Seaside on the Foreside
I wonder if the Falmouth Sea Grill, recently and dazzlingly renovated, would draw such an eager crowd if it didn’t offer such stylish creature comforts on an opulently stunning piece of waterfront. Will diners flock to this new incarnation for the food, the setting or both?
The evening the three of us were there during the horrendous heat wave of last week, the place was packed to the rafters.
For those unaware, the Falmouth Sea Grill has been closed for a year to undergo a top to bottom transformation. In its old guise it was a lovable old culinary war horse, offering a middling menu heavy on fish and New England favorites.
Located at the Handy Boatyard in Falmouth Foreside, its new look is immediately comforting and inviting. The indoor dining room opens up to an outdoor deck with garage style doors that disappear, creating an indoor-outdoor space overlooking the anchorage and Casco Bay islands in the distance. If you’re looking for waterfront dining in Greater Portland, this is as good as it gets.
The chef is new too. He's David Connolly, who hails from The Wit in Chicago, an ultra trendy boutique hotel. He was brought in to revamp both the Falmouth Sea Grill and its companion dining establishment, The Old Port Sea Grill.
This is a tall order in a town swamped with creative chefs and award winning restaurants. But the Falmouth Sea Grill offers what very few of the others in town can--a stunning waterfront setting.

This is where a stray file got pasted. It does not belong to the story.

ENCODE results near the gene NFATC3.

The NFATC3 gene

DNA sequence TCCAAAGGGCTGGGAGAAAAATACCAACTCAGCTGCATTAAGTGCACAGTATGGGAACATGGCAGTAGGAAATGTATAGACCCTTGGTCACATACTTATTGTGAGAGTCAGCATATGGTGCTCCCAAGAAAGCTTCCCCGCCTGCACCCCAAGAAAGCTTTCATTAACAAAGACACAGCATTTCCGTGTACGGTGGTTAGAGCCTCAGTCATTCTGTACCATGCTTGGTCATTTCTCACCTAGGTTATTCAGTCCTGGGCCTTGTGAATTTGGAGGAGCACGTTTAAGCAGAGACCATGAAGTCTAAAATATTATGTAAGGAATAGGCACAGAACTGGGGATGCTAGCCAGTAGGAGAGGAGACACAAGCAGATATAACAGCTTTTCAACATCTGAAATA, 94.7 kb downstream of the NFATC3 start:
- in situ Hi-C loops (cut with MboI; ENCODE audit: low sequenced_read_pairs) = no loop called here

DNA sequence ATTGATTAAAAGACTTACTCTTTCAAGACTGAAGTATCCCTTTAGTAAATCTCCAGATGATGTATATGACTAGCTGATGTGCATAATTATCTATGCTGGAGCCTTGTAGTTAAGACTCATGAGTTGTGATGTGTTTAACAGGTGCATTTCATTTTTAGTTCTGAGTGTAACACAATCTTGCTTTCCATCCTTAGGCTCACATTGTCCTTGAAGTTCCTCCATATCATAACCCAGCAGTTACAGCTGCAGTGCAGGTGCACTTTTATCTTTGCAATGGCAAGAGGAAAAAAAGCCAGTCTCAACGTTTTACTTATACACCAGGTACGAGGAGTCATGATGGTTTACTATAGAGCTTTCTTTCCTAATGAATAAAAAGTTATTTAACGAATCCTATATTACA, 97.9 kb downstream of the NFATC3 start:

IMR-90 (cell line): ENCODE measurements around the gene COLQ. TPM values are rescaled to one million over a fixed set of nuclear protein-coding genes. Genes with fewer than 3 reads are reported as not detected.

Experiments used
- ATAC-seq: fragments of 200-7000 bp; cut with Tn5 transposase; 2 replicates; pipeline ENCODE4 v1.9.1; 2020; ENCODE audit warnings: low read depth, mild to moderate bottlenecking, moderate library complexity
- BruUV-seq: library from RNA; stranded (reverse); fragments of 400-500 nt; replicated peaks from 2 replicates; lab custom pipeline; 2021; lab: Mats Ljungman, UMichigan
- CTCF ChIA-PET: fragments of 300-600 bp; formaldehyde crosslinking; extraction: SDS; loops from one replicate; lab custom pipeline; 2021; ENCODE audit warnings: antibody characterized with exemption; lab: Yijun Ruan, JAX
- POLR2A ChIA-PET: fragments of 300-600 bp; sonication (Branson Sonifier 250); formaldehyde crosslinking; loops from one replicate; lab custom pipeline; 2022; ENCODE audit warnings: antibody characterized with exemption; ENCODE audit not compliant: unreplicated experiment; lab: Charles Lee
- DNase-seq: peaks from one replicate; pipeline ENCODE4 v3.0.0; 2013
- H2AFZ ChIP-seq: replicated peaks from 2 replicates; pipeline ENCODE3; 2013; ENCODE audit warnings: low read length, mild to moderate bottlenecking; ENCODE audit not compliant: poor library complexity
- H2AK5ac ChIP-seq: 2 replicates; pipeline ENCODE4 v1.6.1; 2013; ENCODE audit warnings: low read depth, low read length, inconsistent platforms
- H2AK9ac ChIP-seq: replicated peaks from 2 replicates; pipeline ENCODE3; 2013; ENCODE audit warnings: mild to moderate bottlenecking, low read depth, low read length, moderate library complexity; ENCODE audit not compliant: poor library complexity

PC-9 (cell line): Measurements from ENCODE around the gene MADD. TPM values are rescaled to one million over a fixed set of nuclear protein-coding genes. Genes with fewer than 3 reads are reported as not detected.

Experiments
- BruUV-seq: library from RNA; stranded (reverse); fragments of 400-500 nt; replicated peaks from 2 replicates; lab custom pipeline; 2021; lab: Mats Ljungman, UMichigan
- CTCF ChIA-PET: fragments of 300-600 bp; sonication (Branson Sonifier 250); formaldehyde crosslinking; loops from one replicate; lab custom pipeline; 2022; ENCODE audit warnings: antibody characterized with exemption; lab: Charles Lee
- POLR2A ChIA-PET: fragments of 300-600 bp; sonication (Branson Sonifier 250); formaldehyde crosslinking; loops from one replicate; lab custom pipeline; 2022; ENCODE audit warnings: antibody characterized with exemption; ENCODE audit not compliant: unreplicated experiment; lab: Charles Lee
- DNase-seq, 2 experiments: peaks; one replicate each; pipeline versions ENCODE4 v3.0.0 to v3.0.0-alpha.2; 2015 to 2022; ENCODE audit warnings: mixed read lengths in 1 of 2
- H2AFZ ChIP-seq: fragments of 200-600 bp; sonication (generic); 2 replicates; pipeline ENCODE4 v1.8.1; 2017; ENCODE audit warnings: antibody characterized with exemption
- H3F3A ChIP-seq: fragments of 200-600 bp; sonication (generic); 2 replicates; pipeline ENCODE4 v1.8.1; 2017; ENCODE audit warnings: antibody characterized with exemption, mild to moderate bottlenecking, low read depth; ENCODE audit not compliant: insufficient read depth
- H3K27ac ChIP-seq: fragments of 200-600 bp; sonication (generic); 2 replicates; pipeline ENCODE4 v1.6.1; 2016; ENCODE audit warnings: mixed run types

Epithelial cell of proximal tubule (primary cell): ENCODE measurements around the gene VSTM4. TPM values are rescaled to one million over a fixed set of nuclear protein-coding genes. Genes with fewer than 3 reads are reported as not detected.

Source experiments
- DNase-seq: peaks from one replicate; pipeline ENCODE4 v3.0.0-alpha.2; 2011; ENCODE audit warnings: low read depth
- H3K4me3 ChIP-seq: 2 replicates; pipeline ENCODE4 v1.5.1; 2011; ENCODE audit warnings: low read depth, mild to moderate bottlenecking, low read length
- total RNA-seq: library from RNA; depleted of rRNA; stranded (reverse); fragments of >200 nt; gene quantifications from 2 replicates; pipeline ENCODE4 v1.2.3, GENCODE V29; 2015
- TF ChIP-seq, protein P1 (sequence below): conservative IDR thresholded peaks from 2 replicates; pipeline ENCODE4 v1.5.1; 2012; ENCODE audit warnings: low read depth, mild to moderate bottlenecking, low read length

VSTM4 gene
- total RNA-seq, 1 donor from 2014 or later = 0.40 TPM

The Falmouth Sea Grill fits into this universe of fine dining nicely, though if it will ever become a culinary star in a revered galaxy of greater constellations remains to be seen.
The three of us shared a starter of local oysters, like Glidden Point, Pemaquid, and Winter Point. They were excellent. The next communal bite was the Point Judith fried calamari served with a smoked tomato aioli. This was another good dish but certainly easy to find elsewhere. Unless you’re served rubberized tendrils, what can be bad?
I had some trouble choosing a main course because none of them seemed that enticing. The lobster bake with mussels and clams is a big deal dish, which I didn’t want, though with all its components fresh and local I’m sure it would have been very good.
Why Idaho trout is on a Maine menu, as it is here, which adheres to using sustainably grown local meats and fish is an enigma. But there it was as exciting as a bowl of chips.
There was roast chicken with a fennel panzanella salad, which sounded intriguing, as well as grilled flank steak, fish and chips, and simply grilled tuna, sword fish, or salmon. Sandwiches and salads are also on the menu.
I don’t eat pasta often but the lobster gnocchi stood out for me. House made gnocchi, light and delicate, with big chunks of lobster, fava beans, and wild mushrooms. It turned out to be quite good, if not deeply satisfying.
One of my dinner companions had the baked Casco Bay cod coated in a potato crust. This is not a groundbreaking dish anymore; a decade ago it was all the rage with creative chefs but hardly a revelation now. Still this rendition was good. The third in our group ordered the grilled swordfish, which he deemed excellent.
For dessert we all shared a huge hunk of strawberry shortcake. This version was more cakelike than biscuit but we finished it off easily.
With its two dining areas and bar filled to capacity, the service remained good and the kitchen kept pace.
I will definitely go back to the Falmouth Sea Grill because altogether the food, the scenery, and the vibes added up to a very nice meal out indeed. I might even be tempted to reacquaint myself with the Old Port Sea Grill.
Connolly has definitely taken the menu to a higher culinary standard, a middle of the road goodness that’s easy to like.
Is it a menu or a dining experience meant to send you to the moon? No. And that’s OK. Not every meal needs to wow and dazzle. But in such a fun, convivial setting, you couldn’t ask for more.
John Golden makes no bones about sharing his opinion. If you'd like to share yours, email him at email@example.com.